Interesting Thing of the Day FAQ

What counts as interesting?
What counts as a thing?
Who is Joe Kissell?
Who is Morgen Jahnke?
Where did the idea for Interesting Thing of the Day come from?
Why is Interesting Thing of the Day no longer published daily? Isn’t that missing the whole “of-the-day” point?
Can I suggest an interesting thing?
Can I write an article for Interesting Thing of the Day?
What’s with the “Standard” and “Blog” editions?
What does RSS mean?
What if my question wasn’t answered?

The following answers were provided by Joe Kissell:

What counts as interesting?
It goes without saying that the word interesting is quite subjective. So by interesting I really mean interesting to me. Your mileage may vary. That said, I try hard to choose topics that, in my estimation, are unusual or unfamiliar to the average North American adult and seem likely to interest a wide range of people. In general, I try to select things that will still be interesting several years from now, which rules out many topics in the worlds of high tech, pop culture, and politics, interesting though they may be. I also prefer, when possible, to describe things with which I’ve had some personal experience, because I believe that gives the descriptions more depth and credibility.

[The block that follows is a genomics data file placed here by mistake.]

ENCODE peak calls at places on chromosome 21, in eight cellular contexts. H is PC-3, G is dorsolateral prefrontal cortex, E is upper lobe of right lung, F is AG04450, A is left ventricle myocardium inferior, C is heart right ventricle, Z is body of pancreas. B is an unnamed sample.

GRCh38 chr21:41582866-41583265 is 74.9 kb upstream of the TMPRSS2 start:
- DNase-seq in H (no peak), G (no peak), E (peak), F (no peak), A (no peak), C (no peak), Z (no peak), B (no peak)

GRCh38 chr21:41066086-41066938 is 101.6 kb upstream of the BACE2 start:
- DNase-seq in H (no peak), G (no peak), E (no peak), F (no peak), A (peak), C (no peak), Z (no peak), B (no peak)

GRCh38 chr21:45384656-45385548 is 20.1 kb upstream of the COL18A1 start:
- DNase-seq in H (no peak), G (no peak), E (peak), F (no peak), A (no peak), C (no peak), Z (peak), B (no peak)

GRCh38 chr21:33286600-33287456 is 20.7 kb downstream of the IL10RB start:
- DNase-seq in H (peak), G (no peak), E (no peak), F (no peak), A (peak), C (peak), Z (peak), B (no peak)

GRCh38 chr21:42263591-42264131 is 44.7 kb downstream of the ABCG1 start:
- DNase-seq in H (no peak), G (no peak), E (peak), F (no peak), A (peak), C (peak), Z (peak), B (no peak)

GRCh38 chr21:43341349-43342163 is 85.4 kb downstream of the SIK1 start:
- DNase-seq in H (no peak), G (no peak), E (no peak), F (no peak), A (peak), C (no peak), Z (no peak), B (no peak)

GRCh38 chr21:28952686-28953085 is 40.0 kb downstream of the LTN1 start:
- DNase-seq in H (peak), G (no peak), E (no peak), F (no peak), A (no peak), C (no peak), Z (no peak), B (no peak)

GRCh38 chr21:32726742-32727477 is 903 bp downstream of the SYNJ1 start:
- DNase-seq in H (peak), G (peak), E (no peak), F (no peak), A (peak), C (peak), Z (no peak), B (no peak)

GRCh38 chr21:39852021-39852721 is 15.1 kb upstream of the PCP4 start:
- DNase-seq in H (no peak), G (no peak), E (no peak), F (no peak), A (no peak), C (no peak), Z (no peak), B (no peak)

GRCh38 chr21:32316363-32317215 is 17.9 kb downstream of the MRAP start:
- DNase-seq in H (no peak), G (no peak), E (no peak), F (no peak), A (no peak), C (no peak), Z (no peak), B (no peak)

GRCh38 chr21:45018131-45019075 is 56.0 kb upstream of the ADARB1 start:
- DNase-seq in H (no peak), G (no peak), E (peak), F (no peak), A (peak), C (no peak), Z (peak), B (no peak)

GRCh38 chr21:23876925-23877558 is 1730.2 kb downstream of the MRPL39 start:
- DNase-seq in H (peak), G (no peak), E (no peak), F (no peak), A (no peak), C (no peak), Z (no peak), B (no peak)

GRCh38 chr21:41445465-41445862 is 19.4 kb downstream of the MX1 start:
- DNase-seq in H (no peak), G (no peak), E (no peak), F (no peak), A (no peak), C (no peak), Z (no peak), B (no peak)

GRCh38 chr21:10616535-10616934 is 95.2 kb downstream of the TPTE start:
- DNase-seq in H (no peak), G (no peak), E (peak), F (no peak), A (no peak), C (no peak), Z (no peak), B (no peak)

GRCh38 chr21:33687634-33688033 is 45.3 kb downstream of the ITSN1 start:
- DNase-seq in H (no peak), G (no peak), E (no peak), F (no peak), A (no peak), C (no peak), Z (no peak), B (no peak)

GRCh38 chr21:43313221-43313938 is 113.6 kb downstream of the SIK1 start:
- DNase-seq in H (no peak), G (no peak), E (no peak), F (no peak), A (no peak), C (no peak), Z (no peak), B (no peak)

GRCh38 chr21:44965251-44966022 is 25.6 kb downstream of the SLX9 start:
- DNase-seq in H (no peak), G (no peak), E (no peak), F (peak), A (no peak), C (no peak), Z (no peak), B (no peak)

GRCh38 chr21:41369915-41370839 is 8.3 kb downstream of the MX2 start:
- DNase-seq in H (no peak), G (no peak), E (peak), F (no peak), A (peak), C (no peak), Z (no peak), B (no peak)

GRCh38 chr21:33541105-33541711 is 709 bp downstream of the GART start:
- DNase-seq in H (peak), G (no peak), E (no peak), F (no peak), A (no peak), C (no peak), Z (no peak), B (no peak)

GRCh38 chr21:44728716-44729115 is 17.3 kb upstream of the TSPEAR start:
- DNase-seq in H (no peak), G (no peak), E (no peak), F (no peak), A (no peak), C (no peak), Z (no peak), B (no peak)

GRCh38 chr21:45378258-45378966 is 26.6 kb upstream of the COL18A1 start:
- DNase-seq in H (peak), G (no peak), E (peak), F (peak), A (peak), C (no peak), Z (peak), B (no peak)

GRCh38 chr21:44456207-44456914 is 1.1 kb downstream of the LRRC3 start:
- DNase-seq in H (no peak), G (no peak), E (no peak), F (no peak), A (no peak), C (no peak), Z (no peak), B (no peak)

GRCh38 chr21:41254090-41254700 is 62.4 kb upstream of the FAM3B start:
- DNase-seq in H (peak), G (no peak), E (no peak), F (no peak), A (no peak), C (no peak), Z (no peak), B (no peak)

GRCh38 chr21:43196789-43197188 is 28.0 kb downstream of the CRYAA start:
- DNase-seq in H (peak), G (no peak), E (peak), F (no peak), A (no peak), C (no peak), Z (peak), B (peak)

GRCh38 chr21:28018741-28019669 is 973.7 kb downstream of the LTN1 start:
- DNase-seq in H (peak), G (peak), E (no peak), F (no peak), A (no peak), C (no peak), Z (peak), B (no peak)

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What counts as a thing?
After an exhaustive lexical search, I determined that thing was the only English word suitably broad, generic, and vague to cover the entire range of topics I wanted to present. An interesting thing might be a gadget, an event from history, a philosophical concept, a word, a place, a food, or pretty much any noun except a person. Even there, I might make an exception now and then.